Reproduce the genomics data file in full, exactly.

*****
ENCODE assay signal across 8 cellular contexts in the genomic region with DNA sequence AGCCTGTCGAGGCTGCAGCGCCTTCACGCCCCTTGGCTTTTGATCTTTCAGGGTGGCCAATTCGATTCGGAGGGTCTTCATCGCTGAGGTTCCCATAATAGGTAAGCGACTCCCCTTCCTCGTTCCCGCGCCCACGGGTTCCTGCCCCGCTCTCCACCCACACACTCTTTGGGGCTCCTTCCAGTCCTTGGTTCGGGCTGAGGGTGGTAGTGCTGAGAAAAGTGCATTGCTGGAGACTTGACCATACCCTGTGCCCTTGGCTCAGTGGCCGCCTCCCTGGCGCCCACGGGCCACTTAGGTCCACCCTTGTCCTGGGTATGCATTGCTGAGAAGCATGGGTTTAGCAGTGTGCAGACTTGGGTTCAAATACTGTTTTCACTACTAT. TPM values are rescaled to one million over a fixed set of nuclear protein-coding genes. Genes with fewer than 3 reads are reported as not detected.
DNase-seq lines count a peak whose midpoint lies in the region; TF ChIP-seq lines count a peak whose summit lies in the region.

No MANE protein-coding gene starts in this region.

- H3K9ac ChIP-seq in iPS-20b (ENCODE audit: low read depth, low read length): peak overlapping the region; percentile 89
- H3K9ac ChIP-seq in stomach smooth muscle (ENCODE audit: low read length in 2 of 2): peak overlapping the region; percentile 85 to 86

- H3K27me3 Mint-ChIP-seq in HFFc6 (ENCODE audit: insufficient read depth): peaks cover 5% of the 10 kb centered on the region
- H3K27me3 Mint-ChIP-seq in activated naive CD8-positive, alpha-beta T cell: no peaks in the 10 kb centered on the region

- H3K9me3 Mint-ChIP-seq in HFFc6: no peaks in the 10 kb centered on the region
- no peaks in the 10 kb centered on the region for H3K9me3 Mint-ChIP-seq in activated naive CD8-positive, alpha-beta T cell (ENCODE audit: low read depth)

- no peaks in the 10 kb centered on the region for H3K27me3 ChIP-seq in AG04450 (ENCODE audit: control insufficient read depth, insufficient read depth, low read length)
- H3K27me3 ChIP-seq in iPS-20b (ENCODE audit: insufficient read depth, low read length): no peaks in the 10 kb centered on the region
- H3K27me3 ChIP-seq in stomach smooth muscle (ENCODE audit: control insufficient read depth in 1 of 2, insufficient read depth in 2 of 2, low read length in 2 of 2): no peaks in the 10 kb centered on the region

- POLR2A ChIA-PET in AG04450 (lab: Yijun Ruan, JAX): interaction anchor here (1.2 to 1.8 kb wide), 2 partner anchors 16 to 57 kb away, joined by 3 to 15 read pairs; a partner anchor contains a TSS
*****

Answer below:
ENCODE assay signal across 8 cellular contexts in the genomic region with DNA sequence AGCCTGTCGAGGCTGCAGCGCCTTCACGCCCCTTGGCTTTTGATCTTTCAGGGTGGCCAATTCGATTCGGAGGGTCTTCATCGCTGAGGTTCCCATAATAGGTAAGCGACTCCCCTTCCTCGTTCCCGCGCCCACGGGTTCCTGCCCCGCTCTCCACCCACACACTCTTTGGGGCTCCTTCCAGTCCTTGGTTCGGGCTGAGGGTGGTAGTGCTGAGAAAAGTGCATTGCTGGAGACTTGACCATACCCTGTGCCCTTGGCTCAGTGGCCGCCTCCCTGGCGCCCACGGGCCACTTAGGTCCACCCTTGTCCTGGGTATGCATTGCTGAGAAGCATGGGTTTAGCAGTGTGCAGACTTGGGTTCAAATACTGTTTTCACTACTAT. TPM values are rescaled to one million over a fixed set of nuclear protein-coding genes. Genes with fewer than 3 reads are reported as not detected.
DNase-seq lines count a peak whose midpoint lies in the region; TF ChIP-seq lines count a peak whose summit lies in the region.

No MANE protein-coding gene starts in this region.

- H3K9ac ChIP-seq in iPS-20b (ENCODE audit: low read depth, low read length): peak overlapping the region; percentile 89
- H3K9ac ChIP-seq in stomach smooth muscle (ENCODE audit: low read length in 2 of 2): peak overlapping the region; percentile 85 to 86

- H3K27me3 Mint-ChIP-seq in HFFc6 (ENCODE audit: insufficient read depth): peaks cover 5% of the 10 kb centered on the region
- H3K27me3 Mint-ChIP-seq in activated naive CD8-positive, alpha-beta T cell: no peaks in the 10 kb centered on the region

- H3K9me3 Mint-ChIP-seq in HFFc6: no peaks in the 10 kb centered on the region
- no peaks in the 10 kb centered on the region for H3K9me3 Mint-ChIP-seq in activated naive CD8-positive, alpha-beta T cell (ENCODE audit: low read depth)

- no peaks in the 10 kb centered on the region for H3K27me3 ChIP-seq in AG04450 (ENCODE audit: control insufficient read depth, insufficient read depth, low read length)
- H3K27me3 ChIP-seq in iPS-20b (ENCODE audit: insufficient read depth, low read length): no peaks in the 10 kb centered on the region
- H3K27me3 ChIP-seq in stomach smooth muscle (ENCODE audit: control insufficient read depth in 1 of 2, insufficient read depth in 2 of 2, low read length in 2 of 2): no peaks in the 10 kb centered on the region

- POLR2A ChIA-PET in AG04450 (lab: Yijun Ruan, JAX): interaction anchor here (1.2 to 1.8 kb wide), 2 partner anchors 16 to 57 kb away, joined by 3 to 15 read pairs; a partner anchor contains a TSS